Trainer Julie Blacklow thought Q’s quiet demeanor and willing attitude had to do with her team’s excellent training skills at Rosebud River Ranch in Snoqualmie, Wash. In reality, the yearling Rocky Mountain Saddle Horse gelding was critically sick with a disease caused by the bacterium Lawsonia intracellularis and something Blacklow, a veteran horsewoman, had never heard of.

She’s not alone.

The ACVIM named Q, a Rocky Mountain Saddle Horse gelding, one of their Animal Survivors, after he successfully overcame a severe bacterial disease. You can view "2013 ACVIM Animal Survivor: Q Beat an Uncommon Infection" at TheHorse.com/AnimalSurvivor.

Photo: Courtesy ACVIM


The American College of Veterinary Internal Medicine (ACVIM) is trying to change that by making owners more aware of L. intracellularis in horses. At the 2013 ACVIM Forum in Seattle, the organization introduced Q as part of its “Animal Survivor” program, which highlights animals that—thanks to advances in veterinary internal medicine—have lived through severe disease.

Q’s survival story started when he spiked a temperature of 104°F (99-101°F is normal). He also became lethargic and stopped eating, a sign to Blacklow that something was very wrong with the young horse. After an inconclusive initial exam by a general veterinary practitioner, Blacklow sought a specialist’s second opinion. She contacted Chantal Rothschild, DVM, Dipl. ACVIM, of Northwest Equine Veterinary Associates, in Maple Valley, Wash.

Rothschild used ultrasound to scan Q’s chest and abdomen for the source of the  fever-causing infection. Then the gelding’s blood work came back with extremely low protein levels. This is a telltale clinical sign of proliferative enteropathy, a spreading infection of the intestine most common in foals two to seven months old that renders the animal unable to absorb protein from the diet. Edema (fluid swelling) had also developed around the horse’s jaw and down into his chest.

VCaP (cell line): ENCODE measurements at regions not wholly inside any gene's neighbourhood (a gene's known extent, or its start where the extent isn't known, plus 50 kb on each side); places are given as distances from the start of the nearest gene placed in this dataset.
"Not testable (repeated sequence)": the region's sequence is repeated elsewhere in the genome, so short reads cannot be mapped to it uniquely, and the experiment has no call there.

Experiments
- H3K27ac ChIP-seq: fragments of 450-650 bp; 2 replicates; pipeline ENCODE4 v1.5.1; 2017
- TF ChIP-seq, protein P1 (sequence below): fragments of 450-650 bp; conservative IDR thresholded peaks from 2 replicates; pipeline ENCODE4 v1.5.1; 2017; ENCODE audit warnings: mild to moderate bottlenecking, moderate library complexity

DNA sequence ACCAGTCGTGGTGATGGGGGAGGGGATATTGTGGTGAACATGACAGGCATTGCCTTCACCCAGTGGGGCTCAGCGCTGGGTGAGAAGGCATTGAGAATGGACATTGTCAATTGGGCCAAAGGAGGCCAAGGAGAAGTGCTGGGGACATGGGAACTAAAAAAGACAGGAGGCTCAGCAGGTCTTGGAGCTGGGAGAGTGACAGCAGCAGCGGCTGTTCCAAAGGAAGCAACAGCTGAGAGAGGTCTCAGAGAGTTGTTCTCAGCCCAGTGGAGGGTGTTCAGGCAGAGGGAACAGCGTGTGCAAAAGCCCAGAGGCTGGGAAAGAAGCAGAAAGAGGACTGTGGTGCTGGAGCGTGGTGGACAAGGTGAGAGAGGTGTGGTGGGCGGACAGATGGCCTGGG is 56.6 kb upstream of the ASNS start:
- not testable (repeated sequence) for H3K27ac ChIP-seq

L. intracellularis is common in pigs, and certain wild animals are thought to carry it, Rothschild said, adding that the disease is believed to be contracted when horses ingest bacteria from infected animal feces. Rothschild had treated equine cases during her time practicing in Texas and at Washington State University on the eastern edge of the state. “But I’d never seen a case in the Seattle area,” she said.

After examining Q, Rothschild recommended treating him for proliferative enteropathy immediately rather than waiting for test results confirming L. intracellularis infection. “It would take too long to get a positive test back, so I asked the owners to trust me,” Rothschild said. “If we’d waited we might not have been able to save him.”

Q responded within three days and started acting less like the calm horse Blacklow knew and more like an energetic youngster. “He was trying to bite us, and we couldn’t catch him,” Blacklow said about Q’s reversal. “I called Dr. Rothschild and told her.”

“I was like, ‘Yay! That’s what we want!’ ” Rothschild said.

Q’s intensive treatment continued for six weeks, multiple times per day, and required the farm’s workers’ dedication and the horse’s patience. Q was an excellent patient, Blacklow reported, and has since made what she considers a full recovery.

“Sometimes you have patients that really want to live, and Q was one of those,” Rothschild said. “He helped us help him.”

In addition to Q, the ACVIM named four dogs with diseases ranging from cancer to neurologic conditions as Animal Survivors. For more information about these amazing animals, visit www.WeAreAnimalSurvivors.org.

 


Originally published in the September 2013 issue of The Horse: Your Guide To Equine Health Care.